In California, a process called deferred entry of judgment allows people charged with a drug offense to go into drug treatment and have a clean slate if they complete it — after they plead guilty. Immigrants, however, are at risk of accepting deferred entry of judgment because of the immigration consequences that occur upon pleading guilty. A guilty plea under federal law exposes non-citizens to deportation and permanent family separation even before they have the time to complete a drug treatment program.
Under the existing deferred entry of judgment program:
An eligible individual may have entry of judgment deferred, upon pleading guilty to the offense(s) charged and entering a drug treatment program for 18 months to 3 years. If the defendant does not do satisfactorily in the program, does not benefit from the program, convicted of new crimes, or is involved in criminal activity rendering him or her inappropriate for diversion, the court enters judgment and proceeds to sentencing. If the offender completes the program, the case is dismissed.
A person qualifies for deferred entry of judgment if he or she has (1) no prior controlled substance conviction; (2) the charged offense did not involve violence; (3) the charged offense is listed in the diversion code section (4) the record does not indicate that probation or parole has ever been revoked without being completed; (5) no previous grant of diversion; and (6) was not convicted of a felony within 5 years prior to the alleged commission of the charged offense.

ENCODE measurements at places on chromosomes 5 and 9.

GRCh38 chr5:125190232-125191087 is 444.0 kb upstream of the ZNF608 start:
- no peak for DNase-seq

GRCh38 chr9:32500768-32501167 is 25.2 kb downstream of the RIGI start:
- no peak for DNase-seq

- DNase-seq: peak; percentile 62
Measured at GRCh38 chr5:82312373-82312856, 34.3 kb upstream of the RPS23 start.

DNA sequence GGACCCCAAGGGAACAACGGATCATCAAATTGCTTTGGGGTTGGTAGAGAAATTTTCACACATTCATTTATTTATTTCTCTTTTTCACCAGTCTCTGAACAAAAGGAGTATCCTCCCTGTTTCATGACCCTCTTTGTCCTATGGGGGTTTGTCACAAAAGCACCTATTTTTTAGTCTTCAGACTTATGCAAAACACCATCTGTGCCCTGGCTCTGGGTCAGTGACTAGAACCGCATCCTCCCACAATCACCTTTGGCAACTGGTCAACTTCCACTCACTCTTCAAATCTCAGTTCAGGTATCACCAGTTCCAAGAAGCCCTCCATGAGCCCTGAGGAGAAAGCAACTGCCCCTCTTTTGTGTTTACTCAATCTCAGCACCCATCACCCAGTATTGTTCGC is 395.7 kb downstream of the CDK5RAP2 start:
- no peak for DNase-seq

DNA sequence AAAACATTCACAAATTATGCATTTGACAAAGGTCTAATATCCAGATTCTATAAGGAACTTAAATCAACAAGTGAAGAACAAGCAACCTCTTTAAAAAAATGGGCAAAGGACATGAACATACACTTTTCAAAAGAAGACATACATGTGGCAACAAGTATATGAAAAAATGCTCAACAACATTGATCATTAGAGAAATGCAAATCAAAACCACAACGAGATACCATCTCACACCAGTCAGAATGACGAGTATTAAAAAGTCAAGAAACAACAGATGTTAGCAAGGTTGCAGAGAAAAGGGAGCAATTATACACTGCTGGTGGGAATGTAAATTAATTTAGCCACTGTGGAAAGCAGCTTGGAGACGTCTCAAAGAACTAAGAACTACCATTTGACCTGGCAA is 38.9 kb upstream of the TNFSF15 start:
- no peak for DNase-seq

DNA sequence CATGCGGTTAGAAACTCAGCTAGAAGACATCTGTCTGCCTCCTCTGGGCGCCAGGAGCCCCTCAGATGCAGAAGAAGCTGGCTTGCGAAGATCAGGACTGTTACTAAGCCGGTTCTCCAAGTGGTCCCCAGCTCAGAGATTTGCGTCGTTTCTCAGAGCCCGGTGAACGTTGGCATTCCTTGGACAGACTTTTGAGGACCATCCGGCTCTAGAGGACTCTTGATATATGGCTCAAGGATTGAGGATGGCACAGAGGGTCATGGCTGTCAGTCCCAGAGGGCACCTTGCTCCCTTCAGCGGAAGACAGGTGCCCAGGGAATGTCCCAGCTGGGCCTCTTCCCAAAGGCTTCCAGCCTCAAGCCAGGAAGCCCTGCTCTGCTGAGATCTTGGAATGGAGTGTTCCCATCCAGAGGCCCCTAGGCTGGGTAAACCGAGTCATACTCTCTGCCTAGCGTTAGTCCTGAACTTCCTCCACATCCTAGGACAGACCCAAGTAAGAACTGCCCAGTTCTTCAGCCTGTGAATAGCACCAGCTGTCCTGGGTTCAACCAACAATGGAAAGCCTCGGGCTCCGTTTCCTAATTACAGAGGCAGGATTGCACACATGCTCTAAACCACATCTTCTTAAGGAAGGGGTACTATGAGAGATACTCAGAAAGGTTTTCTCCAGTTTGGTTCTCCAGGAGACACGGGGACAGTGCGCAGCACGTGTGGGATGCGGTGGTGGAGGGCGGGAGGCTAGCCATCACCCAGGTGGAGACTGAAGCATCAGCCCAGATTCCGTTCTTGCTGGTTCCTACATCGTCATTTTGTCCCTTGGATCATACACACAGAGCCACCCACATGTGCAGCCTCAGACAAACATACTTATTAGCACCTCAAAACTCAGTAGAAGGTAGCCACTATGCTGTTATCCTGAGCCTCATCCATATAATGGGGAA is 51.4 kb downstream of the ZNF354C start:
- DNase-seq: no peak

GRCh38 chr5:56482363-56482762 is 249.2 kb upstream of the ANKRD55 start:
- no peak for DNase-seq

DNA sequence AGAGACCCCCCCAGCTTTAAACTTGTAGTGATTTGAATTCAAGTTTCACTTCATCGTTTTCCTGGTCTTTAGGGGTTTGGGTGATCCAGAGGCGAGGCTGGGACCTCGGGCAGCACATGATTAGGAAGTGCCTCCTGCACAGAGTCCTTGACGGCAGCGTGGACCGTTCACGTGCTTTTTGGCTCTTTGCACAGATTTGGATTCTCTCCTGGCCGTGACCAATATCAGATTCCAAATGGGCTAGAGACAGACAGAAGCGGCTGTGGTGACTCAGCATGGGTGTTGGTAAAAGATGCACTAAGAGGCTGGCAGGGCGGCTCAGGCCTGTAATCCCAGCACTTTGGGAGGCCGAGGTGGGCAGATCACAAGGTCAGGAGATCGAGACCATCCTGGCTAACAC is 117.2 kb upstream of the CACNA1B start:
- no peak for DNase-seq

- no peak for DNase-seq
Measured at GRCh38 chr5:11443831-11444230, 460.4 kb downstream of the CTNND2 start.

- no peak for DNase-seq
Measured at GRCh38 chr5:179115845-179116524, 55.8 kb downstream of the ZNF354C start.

This bill would make the deferred entry of judgment program a pretrial diversion program:
Under the pretrial diversion program created by AB-208, a defendant would enter a plea of not guilty and waive his or her right to a jury trial. Thereafter, the court would postpone proceedings in order for the defendant to enter a drug treatment program. The bill would require the court, if the accused does not perform satisfactorily in the program or is convicted of specified crimes, to terminate the program and restore criminal proceedings. If diversion is successfully completed, however, the law would require the criminal charges to be dismissed.
AB-208 seeks to mitigate consequences to non-citizens by changing the current process from deferred entry of judgment to pretrial diversion. While the current law dismisses a case upon successful completion of drug diversion, a non-citizen may still face immigration consequences, including deportation or the prohibition from becoming a U.S. citizen. This, of course, is an injustice to immigrants to this country. Moreover, U.S. citizens also benefit from this law by avoiding federal consequences including the loss of federal housing and educational benefits. This new law keeps families together and helps both immigrants and U.S. citizens.